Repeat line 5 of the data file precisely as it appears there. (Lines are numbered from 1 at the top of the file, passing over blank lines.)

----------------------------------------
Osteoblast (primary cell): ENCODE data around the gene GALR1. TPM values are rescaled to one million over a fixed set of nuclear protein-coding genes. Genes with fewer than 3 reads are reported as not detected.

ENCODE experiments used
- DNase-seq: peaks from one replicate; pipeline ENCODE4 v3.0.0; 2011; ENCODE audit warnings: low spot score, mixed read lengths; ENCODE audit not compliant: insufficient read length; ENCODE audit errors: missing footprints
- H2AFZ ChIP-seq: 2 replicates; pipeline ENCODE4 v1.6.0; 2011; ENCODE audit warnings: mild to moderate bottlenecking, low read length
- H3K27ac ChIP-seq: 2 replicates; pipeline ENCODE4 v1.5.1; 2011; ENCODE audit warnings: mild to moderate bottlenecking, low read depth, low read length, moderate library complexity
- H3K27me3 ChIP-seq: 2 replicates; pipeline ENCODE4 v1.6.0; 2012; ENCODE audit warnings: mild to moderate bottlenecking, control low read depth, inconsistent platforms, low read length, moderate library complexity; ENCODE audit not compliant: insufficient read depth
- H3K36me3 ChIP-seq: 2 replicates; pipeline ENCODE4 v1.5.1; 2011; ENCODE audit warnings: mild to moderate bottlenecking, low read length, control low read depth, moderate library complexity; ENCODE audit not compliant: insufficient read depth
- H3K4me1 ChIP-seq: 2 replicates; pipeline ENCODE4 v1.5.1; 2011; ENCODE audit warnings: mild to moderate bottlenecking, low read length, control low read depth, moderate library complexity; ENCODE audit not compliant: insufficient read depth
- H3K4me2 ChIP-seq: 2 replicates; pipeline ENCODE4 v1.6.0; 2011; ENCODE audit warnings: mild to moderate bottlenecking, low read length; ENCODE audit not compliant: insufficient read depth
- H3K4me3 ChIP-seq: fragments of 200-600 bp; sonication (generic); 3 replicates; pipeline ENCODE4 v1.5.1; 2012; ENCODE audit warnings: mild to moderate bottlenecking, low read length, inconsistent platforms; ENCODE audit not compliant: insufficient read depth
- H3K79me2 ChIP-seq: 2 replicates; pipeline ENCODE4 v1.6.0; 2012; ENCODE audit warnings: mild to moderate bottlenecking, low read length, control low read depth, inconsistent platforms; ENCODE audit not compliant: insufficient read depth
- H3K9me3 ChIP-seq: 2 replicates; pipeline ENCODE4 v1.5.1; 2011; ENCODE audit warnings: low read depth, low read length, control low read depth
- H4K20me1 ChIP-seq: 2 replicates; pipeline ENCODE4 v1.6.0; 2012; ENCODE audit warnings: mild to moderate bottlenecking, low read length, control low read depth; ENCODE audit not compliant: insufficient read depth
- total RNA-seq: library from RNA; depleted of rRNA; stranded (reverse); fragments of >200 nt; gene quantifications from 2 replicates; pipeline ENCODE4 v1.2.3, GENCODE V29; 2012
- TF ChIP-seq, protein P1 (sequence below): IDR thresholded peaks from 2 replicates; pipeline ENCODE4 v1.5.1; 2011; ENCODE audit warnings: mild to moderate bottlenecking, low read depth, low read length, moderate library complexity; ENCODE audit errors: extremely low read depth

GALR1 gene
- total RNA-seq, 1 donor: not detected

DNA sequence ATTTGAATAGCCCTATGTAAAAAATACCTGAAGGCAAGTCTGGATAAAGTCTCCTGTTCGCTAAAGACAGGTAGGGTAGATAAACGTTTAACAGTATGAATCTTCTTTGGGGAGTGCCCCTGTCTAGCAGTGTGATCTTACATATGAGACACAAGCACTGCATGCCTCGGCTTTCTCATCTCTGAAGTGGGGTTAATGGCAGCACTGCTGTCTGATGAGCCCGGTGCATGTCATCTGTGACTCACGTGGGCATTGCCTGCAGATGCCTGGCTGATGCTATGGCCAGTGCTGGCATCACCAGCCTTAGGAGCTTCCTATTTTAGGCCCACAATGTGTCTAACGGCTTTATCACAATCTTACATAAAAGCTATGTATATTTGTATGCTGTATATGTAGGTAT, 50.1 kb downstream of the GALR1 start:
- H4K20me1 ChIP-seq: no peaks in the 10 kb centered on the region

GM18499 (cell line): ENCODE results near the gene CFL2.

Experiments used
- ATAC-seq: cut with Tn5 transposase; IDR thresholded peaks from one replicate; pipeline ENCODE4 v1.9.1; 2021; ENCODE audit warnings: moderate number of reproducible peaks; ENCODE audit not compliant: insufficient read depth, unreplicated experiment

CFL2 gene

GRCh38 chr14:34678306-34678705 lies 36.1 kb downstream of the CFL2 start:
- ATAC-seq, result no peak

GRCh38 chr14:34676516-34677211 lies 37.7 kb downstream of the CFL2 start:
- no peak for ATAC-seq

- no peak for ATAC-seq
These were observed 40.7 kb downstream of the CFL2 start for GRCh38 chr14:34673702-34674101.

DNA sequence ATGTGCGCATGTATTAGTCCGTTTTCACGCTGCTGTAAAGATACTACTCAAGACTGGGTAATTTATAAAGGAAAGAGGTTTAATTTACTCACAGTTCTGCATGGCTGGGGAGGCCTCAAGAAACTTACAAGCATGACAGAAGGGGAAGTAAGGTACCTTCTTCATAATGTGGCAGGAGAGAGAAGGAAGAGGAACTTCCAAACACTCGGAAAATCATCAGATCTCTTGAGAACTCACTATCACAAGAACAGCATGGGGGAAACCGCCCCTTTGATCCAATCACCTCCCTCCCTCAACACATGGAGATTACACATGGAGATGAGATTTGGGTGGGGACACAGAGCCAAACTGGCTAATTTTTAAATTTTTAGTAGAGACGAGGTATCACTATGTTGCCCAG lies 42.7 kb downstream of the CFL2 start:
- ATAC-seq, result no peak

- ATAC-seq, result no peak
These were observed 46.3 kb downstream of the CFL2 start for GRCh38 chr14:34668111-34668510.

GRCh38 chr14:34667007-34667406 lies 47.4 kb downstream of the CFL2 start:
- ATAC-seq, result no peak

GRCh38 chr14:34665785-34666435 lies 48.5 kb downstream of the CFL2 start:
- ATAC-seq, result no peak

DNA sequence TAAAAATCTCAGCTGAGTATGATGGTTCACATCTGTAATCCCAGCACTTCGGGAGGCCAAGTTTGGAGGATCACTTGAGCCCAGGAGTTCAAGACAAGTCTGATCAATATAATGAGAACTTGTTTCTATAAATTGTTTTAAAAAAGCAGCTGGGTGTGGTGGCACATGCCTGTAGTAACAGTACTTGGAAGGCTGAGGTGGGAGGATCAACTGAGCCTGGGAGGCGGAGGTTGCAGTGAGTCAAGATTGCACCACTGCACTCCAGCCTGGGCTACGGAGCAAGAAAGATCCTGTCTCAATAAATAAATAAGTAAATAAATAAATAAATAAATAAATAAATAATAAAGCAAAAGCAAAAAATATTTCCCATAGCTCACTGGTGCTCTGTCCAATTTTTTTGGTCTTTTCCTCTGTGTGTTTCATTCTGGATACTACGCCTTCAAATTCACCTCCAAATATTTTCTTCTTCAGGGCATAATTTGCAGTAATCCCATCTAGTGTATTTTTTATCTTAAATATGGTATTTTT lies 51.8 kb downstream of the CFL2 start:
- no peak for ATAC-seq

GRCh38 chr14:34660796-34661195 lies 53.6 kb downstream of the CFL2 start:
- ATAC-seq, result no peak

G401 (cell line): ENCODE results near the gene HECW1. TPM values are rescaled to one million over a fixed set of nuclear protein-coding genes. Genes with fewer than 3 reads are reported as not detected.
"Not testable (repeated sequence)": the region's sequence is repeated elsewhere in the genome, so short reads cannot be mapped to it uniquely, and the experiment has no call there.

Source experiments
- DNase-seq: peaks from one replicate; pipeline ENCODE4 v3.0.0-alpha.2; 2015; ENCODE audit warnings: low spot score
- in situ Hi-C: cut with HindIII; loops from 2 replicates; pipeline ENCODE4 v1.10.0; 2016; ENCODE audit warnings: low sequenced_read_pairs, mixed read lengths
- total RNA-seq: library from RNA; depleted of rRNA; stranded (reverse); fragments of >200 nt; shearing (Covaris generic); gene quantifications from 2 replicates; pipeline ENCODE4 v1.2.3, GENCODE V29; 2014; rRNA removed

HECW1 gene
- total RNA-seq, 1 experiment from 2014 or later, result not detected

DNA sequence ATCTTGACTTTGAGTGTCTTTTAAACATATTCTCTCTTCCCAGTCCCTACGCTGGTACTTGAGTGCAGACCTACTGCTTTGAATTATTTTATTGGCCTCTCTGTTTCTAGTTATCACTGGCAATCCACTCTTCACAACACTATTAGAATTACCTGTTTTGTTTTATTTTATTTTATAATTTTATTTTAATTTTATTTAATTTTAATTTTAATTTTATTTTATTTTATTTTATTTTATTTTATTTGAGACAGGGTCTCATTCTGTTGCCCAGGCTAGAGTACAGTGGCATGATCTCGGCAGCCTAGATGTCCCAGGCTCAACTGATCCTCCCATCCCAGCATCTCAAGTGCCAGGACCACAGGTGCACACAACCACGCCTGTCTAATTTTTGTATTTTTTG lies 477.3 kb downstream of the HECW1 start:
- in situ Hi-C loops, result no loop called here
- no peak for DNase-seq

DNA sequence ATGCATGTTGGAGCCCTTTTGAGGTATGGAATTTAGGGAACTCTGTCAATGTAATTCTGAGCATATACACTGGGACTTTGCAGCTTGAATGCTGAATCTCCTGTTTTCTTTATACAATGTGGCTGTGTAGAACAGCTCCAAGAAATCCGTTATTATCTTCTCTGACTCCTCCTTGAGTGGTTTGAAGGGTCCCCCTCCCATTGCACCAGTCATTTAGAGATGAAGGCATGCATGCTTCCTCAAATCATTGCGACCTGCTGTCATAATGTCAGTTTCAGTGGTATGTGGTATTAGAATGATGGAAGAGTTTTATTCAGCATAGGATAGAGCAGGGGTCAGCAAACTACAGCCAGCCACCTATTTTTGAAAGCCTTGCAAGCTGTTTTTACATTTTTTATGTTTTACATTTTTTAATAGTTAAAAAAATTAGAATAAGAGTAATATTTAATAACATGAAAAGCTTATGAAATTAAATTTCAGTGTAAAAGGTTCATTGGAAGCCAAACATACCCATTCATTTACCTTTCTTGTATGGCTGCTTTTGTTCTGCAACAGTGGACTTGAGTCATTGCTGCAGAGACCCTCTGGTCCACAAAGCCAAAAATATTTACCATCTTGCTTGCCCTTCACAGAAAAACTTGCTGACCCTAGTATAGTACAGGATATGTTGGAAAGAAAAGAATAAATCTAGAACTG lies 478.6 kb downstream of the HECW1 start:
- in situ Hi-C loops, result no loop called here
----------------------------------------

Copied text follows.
- H3K27ac ChIP-seq: 2 replicates; pipeline ENCODE4 v1.5.1; 2011; ENCODE audit warnings: mild to moderate bottlenecking, low read depth, low read length, moderate library complexity